Genre(s): Drama, War
Director(s): Cate Shortland
Release Year: 2012
Rotten Tomatoes: 86%
As a society, we have a hard time letting go of preconceived notions. The idea of someone being something more or less than what we were told ends up bewildering more so than enlightening, with World War II arguably being the best example. There’s no need to delve into the politics of it all, as anyone who has lived long enough already has in their mind that Nazis were bad and the Jewish population was unfairly persecuted. The trick now is being able to step away from a generalization and look at each person individually, deciding for yourself who is bad and who is good. Lore is a story of just that: breaking away from previously held convictions, and trying to find yourself in a world that has so radically changed. Cate Shortland has wonderfully adapted Rachel Seiffert’s novel, The Dark Room, and presented a breakthrough performance from newcomer Saskia Rosendahl, a talented actress that will surely be going places.
Lore is a film that writhes in its emotion, with a premise that instantly intrigues and hints at what will be a harrowing, and often times chilling movie. Saskia Rosendahl plays the eldest daughter of Nazi parents, Hannelore (or Lore, as most call her), and after they are forced to abandon their home and subsequently leave their children behind, Lore takes the lead in bringing her four siblings to their grandmother. What follows is a trek through the wilderness, crossing paths with soldiers, Jewish civilians, loyal followers of Hitler, and the most perplexing of all, Lore’s own understanding of the world. She sees photos of what the Nazi soldiers did to the Jewish people, but is never explicitly told what happened. She’s confused, as any person would be when they spend their entire life told one thing, then finding out it has all changed. If there’s a silver lining, she can’t find it. Perhaps the most significant moment of all is when she realizes it will never be the same, and that her world has changed too much to go back to the way it was, as she foolishly believes will happen in the beginning.
All of this introspection and eventual realization is conveyed almost entirely by expressions. Rosendahl is triumphant as a girl that is forced to just take in what is happening and decide for herself what the right path is. Lore is an acting film, led by an actor who has never done a feature length film before. The camera sets its focus on her face, swaying itself with the state of her emotions, shaking when things aren’t certain, relaxing in the moments of peacefulness. Shortland knows what to focus on and when to take note of a certain object or a setting. Because of this there are many instances of scenes that are grim and chilling, whether it be a decaying body, or just the cold, dead stare of Thomas (Kai-Peter Malina). Thomas is the character that most embodies the film because he’s as unknown to the audience as this new world is to Lore. His blank stare and ambiguity is troubling to her, and reminds her of her last image of her father: abusive and cold. Not only this, but he’s Jewish, someone who she has been trained to hate with a blind passion, just as the rest of society was soon trained to hate Nazis and Nazi sympathizers.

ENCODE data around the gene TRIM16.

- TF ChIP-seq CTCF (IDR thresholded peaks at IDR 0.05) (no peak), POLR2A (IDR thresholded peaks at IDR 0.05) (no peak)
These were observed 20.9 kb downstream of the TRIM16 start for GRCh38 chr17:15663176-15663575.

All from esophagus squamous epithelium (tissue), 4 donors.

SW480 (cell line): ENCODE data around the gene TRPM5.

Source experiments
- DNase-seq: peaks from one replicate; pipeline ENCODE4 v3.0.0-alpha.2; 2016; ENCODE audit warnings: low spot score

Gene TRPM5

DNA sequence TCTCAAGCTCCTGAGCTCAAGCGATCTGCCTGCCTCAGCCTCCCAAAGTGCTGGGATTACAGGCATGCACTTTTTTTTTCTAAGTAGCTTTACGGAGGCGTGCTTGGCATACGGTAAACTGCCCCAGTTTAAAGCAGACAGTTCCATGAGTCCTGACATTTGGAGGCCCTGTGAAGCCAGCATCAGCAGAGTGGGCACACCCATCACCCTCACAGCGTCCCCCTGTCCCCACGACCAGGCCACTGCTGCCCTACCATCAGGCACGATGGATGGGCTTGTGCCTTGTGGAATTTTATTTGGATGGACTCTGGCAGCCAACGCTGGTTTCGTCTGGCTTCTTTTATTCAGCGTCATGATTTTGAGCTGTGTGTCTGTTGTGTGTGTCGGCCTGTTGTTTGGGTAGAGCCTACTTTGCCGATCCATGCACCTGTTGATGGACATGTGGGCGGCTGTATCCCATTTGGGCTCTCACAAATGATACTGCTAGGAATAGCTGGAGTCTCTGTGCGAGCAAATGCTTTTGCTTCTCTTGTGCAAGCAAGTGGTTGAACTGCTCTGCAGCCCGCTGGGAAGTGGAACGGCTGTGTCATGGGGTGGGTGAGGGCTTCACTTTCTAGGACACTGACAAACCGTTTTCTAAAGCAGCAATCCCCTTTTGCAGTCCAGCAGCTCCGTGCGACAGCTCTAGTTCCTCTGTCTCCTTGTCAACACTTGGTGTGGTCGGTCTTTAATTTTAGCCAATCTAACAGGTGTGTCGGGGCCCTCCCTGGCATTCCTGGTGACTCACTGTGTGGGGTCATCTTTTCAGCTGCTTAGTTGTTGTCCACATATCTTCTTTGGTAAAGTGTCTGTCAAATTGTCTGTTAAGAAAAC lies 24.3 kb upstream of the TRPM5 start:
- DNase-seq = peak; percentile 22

The film packs a powerful punch because of its cinematography, acting, and a very understated score that drives home any tension or emotional impact we’re intended to have. It really carries the same desolate vibe that The Road does, using the surrounding environment as a means to relate to the characters, and making beauty out of a wretched world. What parts solidified this film as incredible for me though, were the moments when Lore showed conviction, an understanding of what is right and wrong, as well as when we as the audience finally realize what change has occurred in her. The power of a single object and its meaning really helps to achieve ultimate clarity in a situation. There are some emotional beats that help show the path to her realization, but it isn’t until her final breakdown that we see that she has learned something. Something that wasn’t instilled in her by someone else (though perhaps there was help to push her in that direction) and realized by herself, after this long journey through many prejudices and biases. Lore accomplishes in portraying a girl lost in another world (a real Alice in Wonderland story) because of Rosendahl’s strong lead performance, a real sense of what’s important from the camera, and an unflinching honest depiction of what it would be like to live in Lore’s situation.
Screening courtesy of the 2012 Vancouver International Film Festival